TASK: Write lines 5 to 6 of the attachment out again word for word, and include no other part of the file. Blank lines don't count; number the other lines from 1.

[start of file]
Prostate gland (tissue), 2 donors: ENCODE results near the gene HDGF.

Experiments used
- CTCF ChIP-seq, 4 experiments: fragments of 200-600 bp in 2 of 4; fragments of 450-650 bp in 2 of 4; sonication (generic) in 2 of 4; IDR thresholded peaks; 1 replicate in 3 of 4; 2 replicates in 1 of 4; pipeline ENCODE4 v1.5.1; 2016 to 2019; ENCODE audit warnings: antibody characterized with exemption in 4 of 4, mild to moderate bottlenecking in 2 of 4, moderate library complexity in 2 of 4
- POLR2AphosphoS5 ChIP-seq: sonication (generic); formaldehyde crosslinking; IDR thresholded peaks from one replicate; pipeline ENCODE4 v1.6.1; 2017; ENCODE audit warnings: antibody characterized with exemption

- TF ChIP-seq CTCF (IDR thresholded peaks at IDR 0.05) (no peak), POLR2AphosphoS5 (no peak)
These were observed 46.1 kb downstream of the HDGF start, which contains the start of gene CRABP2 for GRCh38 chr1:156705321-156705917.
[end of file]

- TF ChIP-seq CTCF (IDR thresholded peaks at IDR 0.05) (no peak), POLR2AphosphoS5 (no peak)
These were observed 46.1 kb downstream of the HDGF start, which contains the start of gene CRABP2 for GRCh38 chr1:156705321-156705917.